Steven Barnett, executive director of the National Institute for Early Education Research, said such skills are actually far too low a bar for measuring school readiness. Learning the alphabet and a few letter sounds are skills so basic that “you might be able to train a pigeon on them,” he said. “I could teach any kid that in six weeks.”
What’s harder to evaluate are questions of whether or not a child has some amount of emotional self-control, some social skills for interacting with peers and a basic idea of what might be expected of them in a classroom, he said.
And “the real problem is that a kid who doesn’t know letters probably doesn’t know that many words,” Barnett added. Vocabulary size, unlike an ability to recite the ABCs, has been proven to be a strong predictor of later school success.
There are two ways researchers have found for a child to obtain a large enough vocabulary to ensure some level of academic success: The first is to be born into a family of people willing and able to talk, read, sing and play with them. The second is to attend a high-quality preschool.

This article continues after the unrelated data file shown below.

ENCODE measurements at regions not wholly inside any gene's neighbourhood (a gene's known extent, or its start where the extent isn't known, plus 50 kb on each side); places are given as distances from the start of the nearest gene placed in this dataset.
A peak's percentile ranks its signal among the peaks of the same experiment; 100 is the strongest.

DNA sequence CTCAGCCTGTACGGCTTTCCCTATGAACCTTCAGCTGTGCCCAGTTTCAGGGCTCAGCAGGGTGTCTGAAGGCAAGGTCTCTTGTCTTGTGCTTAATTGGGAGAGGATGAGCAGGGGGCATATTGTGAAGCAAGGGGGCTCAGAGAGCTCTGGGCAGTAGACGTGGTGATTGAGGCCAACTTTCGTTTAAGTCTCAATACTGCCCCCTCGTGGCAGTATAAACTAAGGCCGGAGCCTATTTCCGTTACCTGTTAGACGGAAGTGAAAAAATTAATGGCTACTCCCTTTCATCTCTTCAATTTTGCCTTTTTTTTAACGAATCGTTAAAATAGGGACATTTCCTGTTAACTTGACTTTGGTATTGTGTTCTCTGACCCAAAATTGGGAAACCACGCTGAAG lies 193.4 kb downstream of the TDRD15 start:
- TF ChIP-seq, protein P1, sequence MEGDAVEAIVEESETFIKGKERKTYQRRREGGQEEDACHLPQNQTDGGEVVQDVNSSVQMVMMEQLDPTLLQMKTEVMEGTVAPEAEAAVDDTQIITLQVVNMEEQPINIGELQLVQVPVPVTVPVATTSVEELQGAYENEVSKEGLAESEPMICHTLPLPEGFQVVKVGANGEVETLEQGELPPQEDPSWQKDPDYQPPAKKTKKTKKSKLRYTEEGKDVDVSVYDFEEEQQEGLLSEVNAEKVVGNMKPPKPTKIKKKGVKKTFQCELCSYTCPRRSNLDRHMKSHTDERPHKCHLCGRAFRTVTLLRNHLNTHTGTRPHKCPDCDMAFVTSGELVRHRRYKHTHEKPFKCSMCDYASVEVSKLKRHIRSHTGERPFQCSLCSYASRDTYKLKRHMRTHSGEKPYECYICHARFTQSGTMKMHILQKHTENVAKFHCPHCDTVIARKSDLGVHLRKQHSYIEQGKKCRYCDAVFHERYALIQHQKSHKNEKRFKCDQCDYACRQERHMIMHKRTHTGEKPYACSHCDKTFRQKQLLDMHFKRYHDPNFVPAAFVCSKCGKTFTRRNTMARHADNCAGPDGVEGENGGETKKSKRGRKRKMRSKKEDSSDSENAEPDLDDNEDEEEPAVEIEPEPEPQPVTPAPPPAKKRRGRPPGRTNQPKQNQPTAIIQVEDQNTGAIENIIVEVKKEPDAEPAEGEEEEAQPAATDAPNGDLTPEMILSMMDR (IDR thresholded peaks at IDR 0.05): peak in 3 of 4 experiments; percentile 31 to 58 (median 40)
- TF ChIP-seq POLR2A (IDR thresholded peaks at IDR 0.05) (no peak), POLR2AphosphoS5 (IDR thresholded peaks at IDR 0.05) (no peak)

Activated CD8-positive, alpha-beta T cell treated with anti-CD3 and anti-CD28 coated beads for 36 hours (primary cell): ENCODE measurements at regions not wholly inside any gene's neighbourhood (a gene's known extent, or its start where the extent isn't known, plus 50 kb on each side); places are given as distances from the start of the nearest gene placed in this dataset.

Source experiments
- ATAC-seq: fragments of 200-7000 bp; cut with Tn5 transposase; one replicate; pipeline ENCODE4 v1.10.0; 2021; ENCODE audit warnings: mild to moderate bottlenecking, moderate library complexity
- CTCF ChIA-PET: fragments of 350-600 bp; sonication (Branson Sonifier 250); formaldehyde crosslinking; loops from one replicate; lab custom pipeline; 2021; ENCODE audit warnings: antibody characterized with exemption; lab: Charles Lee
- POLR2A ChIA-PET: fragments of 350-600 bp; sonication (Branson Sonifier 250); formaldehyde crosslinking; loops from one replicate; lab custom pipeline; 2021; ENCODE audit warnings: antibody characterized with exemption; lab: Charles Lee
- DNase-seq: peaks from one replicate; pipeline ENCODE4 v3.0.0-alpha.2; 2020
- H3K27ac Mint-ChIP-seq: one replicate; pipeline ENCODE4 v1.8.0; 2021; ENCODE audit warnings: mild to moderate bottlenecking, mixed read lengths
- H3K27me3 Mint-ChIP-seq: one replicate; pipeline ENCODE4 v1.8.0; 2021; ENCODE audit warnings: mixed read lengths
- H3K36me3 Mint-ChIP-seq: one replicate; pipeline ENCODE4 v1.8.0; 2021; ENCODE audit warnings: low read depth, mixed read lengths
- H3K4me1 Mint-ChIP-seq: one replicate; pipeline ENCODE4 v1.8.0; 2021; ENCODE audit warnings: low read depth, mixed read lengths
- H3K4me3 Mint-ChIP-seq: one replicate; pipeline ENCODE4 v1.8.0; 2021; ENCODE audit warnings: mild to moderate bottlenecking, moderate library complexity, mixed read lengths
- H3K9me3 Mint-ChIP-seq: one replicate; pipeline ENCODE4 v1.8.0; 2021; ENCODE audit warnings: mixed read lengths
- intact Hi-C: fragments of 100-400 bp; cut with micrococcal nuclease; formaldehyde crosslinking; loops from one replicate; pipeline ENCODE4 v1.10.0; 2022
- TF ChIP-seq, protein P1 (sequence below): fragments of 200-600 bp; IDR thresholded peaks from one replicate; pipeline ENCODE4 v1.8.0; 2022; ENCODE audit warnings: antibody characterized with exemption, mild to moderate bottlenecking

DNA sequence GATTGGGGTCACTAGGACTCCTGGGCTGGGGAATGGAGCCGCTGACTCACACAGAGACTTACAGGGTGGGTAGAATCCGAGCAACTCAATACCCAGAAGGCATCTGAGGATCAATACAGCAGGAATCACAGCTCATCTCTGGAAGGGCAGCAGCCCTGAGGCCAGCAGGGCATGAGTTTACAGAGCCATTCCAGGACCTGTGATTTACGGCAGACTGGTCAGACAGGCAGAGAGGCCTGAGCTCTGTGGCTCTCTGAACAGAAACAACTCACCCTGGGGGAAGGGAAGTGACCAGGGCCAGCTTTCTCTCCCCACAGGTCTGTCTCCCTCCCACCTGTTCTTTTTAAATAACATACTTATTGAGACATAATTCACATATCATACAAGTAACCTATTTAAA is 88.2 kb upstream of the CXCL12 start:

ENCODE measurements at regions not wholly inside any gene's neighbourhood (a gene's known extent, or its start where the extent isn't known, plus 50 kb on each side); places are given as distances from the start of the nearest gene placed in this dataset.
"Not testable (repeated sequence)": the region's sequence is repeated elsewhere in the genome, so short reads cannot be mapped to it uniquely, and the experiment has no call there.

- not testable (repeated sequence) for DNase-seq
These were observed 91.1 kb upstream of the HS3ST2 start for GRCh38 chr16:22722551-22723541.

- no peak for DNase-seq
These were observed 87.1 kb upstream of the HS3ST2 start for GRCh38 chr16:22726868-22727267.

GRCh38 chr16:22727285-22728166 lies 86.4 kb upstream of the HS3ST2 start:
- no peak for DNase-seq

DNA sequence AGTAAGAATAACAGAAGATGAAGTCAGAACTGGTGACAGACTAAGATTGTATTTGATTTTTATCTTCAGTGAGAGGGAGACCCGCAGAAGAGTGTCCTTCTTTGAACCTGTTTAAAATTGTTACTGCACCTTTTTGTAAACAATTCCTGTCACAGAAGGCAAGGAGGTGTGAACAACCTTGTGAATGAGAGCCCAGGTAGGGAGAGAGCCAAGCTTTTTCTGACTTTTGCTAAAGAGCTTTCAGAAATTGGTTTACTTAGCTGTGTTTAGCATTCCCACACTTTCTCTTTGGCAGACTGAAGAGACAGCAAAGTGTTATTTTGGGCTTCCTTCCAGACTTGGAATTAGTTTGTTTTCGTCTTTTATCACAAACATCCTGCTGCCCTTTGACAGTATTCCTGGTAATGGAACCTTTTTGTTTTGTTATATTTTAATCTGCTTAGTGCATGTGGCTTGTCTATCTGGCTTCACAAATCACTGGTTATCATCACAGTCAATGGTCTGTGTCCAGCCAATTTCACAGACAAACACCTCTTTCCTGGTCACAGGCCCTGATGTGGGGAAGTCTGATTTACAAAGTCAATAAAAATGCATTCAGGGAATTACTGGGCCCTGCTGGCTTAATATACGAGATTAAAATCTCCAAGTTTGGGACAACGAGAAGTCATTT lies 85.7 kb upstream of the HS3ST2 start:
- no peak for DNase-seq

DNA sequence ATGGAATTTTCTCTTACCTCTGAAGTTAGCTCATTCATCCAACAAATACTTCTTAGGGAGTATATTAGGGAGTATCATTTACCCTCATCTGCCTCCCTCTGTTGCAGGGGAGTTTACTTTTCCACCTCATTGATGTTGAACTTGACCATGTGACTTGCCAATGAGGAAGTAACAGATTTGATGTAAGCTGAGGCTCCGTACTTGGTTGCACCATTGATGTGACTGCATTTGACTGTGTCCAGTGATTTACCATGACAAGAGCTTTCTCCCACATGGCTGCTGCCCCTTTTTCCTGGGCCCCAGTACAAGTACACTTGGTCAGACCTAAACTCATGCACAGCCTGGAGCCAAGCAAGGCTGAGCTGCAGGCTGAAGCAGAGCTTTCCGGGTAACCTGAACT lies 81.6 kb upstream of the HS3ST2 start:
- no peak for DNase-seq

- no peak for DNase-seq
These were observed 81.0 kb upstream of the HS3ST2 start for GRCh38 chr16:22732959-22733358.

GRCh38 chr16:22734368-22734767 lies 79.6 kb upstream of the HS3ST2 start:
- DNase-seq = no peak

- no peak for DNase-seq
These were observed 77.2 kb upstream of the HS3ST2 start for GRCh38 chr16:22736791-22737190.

Back in Idaho City, it’s free-play time in the portable classroom that serves as the district’s preschool.
Catalina Larrocoechea, 4, sits on a little yellow couch in the library area flipping through “The Three Snow Bears” by Jan Brett, which features an Alaskan Native Goldilocks tasting soup, trying on fur-lined winter boots and inadvisably falling asleep in a “just-right” bed in the bears’ igloo. Catalina knows the whole story and narrates it in her own words as she flips the pages.
In another area, Nicholuas Bartholomew, 5, stacks pink blocks, each one smaller than the last, into a towering pyramid. At a table near the center of the room, Matthew Benafield, 4, is carefully putting together a puzzle, kitten eye by kitten paw. Each piece is numbered on the back and corresponds with a number in the wooden puzzle frame. Matthew points this out, a keen observation for a child so young. In the back of the room, Taigon LaMantia, 4, and Aralyn Balafas, 5, are making a playdough birthday cake for their friend Bristol Hileman, 4.